Exposure to aircraft noise and risk of psychiatric disorders: the Elmas survey

Aircraft noise and psychiatric disorders
  • Maria Carolina Hardoy
  • Mauro Giovanni Carta
  • Anna Rita Marci
  • Fiora Carbone
  • Mariangela Cadeddu
  • Viviane Kovess
  • Liliana Dell’Osso
  • Bernardo Carpiniello
ORIGINAL PAPER

Abstract

Background

Evidence that high levels of aircraft noise lead to psychiatric disorders in the community is contradictory. The aim of the present study was to investigate the frequency of mental disorders in a sample living in the immediate surroundings of an airport compared with those from a sample of residents from the same region who had not been exposed to the risk of aircraft noise.

Methods

Exposed subjects were residents in Giliaquas in the vicinity of Elmas airport (Sardinia, Italy). The control sample was drawn from a database of a large community survey, after matching for sex, age and employment status. All subjects were interviewed using a simplified version of the Composite International Diagnostic Interview.

Results

Exposed subjects showed a higher frequency of Generalized Anxiety Disorder and Anxiety Disorder Not Otherwise Specified (NOS).

Conclusions

Previous studies generally suggested that high levels of environmental noise are associated with subsyndromal states (psychiatric symptoms) more than with specific syndromes. The present study shows an increased risk for long-lasting syndromal anxiety states (Generalized Anxiety Disorder and Anxiety Disorder NOS), thus supporting the hypothesis of a sustained central autonomic arousal due to chronic exposure to noise.

Key words

aircraft noise community surveys psychiatric disorders mental health environmental noise noise exposure 

Preview

Unable to display preview. Download preview PDF.

Unable to display preview. Download preview PDF.

References

  1. 1.
    American Psychiatric Association (1994) Diagnostic and Statistical Manual of Mental Disorders, 4th edition (DSM-IV). American Psychiatric Association, Washington DCGoogle Scholar
  2. 2.
    Carta MG, Carpiniello B, Trudu MN, Tarquini A, Rudas N (1994) La versione italiana della CIDIS: uno studio di accuratezza e riproducibilità. In: Aguglia E, Pascolo E (eds) Metropoli e Oltre. Andrea Tencati Editore, TriesteGoogle Scholar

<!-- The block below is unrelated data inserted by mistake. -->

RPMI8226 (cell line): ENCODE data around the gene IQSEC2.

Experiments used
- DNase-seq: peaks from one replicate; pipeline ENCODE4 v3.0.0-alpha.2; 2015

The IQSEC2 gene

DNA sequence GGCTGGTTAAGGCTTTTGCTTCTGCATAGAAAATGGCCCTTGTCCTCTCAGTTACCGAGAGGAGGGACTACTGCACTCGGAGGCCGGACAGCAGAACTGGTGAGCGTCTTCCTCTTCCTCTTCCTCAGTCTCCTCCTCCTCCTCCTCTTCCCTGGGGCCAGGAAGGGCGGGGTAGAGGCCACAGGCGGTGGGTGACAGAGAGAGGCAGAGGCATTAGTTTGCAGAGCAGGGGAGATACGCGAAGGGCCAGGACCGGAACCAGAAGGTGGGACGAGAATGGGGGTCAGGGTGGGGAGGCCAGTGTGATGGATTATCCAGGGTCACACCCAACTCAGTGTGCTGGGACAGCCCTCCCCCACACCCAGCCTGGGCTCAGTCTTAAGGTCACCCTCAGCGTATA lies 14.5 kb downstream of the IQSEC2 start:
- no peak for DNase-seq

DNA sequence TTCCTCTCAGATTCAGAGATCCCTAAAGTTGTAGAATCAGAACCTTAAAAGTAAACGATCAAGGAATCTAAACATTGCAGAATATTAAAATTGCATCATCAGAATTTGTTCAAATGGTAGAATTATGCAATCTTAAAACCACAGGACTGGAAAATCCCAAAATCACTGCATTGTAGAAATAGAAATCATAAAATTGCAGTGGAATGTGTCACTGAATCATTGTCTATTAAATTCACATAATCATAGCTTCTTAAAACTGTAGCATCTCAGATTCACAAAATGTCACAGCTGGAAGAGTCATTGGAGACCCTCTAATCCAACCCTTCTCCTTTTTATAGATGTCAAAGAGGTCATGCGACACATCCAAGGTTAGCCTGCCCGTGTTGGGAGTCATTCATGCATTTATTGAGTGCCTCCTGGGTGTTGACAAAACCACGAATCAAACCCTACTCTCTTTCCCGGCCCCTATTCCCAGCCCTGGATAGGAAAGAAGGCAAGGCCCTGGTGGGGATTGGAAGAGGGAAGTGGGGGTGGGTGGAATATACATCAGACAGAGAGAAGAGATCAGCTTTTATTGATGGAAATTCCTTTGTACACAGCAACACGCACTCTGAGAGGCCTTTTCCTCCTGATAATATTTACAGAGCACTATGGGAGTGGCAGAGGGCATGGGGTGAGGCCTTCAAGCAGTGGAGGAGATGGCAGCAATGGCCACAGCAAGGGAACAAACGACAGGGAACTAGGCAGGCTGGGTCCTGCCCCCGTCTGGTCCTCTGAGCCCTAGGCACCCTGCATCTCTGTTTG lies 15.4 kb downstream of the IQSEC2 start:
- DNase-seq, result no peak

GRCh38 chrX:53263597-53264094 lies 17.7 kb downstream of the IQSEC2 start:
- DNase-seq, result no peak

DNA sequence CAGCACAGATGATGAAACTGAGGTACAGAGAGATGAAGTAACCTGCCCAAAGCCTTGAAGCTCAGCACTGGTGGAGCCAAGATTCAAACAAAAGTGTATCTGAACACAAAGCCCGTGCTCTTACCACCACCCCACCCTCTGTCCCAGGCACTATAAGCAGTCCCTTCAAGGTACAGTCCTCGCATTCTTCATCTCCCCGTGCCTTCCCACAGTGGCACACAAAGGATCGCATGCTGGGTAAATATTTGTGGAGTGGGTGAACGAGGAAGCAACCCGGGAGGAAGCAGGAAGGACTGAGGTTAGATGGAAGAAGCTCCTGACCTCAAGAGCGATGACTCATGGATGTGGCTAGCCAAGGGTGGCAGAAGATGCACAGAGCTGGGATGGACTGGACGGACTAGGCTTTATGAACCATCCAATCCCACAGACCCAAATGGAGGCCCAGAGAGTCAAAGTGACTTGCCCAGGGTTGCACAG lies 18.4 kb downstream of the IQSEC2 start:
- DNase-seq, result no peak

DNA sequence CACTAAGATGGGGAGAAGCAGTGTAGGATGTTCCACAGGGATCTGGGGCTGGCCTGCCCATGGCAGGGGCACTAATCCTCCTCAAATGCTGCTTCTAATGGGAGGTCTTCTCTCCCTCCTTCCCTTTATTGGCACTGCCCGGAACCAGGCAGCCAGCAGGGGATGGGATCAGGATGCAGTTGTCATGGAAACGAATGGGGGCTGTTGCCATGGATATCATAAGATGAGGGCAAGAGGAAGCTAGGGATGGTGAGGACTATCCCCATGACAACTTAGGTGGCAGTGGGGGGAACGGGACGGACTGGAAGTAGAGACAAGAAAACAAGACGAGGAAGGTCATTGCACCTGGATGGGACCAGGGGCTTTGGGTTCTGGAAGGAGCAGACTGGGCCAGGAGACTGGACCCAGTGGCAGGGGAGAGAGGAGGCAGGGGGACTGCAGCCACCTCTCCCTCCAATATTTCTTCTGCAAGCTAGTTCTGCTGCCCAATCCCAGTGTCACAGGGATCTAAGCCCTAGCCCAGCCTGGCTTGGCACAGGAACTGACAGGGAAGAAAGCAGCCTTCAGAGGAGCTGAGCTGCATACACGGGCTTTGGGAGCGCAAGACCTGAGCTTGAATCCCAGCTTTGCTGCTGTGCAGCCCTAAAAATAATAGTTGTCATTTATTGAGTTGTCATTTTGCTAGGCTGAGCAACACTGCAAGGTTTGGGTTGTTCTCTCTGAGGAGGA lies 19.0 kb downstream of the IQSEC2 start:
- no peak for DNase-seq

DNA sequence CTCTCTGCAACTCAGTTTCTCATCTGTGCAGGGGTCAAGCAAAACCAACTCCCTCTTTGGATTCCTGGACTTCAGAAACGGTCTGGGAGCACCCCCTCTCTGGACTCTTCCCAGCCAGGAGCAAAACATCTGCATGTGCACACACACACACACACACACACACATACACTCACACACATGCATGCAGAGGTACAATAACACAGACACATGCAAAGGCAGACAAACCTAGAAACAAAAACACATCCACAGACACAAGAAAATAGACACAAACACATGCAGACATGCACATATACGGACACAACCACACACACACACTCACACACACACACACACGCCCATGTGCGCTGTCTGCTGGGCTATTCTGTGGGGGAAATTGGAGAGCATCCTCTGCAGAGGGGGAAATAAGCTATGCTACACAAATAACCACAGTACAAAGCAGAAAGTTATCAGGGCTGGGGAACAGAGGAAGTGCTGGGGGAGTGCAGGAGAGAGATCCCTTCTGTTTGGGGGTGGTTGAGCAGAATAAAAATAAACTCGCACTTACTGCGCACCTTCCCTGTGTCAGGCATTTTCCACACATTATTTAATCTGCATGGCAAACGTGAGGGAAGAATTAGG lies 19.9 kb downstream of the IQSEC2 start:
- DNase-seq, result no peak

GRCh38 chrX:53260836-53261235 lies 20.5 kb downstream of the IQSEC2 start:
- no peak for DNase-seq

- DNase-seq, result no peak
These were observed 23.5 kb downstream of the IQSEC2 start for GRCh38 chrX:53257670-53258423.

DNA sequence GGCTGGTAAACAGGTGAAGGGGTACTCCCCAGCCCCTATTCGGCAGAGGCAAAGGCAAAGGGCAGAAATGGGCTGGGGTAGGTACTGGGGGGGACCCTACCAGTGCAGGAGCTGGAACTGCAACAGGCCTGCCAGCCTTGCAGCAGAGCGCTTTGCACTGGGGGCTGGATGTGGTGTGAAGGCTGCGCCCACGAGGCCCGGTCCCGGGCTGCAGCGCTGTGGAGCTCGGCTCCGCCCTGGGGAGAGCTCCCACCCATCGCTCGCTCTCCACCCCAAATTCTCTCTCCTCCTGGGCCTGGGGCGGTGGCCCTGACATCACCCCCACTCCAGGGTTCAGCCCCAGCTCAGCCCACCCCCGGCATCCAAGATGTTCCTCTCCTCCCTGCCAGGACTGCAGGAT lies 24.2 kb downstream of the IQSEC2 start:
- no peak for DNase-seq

3. 3.
    Carta MG, Kovess V, Hardoy MC, Morosini PL, Murgia S, Carpiniello B (2002) Psychiatric disorders in Sardinian emigrants in Paris: a comparison with Parisians and Sardinians resident in Sardinia. Soc Psychiatry Psychiatr Epidemiol 37:112–117CrossRefPubMedGoogle Scholar
  4. 4.
    Hatfield J, Job RF, Carter NL, Peploe P, Taylor R, Morell S (2001) The influence of psychological factors on self-reported physiological effects of noise. Noise Health 3(10):1–13Google Scholar
  5. 5.
    Miettinen O (1974) Confounding and effect modification. Am J Epidemiol 100:350–353Google Scholar
  6. 6.
    Stansfed SA (1992) Noise, noise sensitivity and psychiatric disorder: epidemiological and psychophysiological studies. Psychol Med 22(Suppl):1–44Google Scholar
  7. 7.
    Stansfeld SA,Haines MM, Burr M, Berry B, Lercher P (2000) A review of environmental noise and mental health. Noise Health 2 1–8Google Scholar
  8. 8.
    Tarnopolsky A, Watkins G, Hand DJ (1980) Aircraft noise and mental health: I Prevalence of individual symptoms. Psychol Med 10:683–698Google Scholar

Copyright information

© Steinkopff Verlag 2005

Authors and Affiliations

  • Maria Carolina Hardoy
    • 1
    • 2
  • Mauro Giovanni Carta
    • 1
  • Anna Rita Marci
    • 1
  • Fiora Carbone
    • 1
  • Mariangela Cadeddu
    • 1
  • Viviane Kovess
    • 3
  • Liliana Dell’Osso
    • 2
  • Bernardo Carpiniello
    • 1
  1. 1.Division of Psychiatry, Dept. of Public HealthUniversity of CagliariCagliariItaly
  2. 2.Dept. of Psychiatry,Neurobiology, Pharmacology, BiotechnologyUniversity of PisaPisaItaly
  3. 3.MGENParisFrance

Personalised recommendations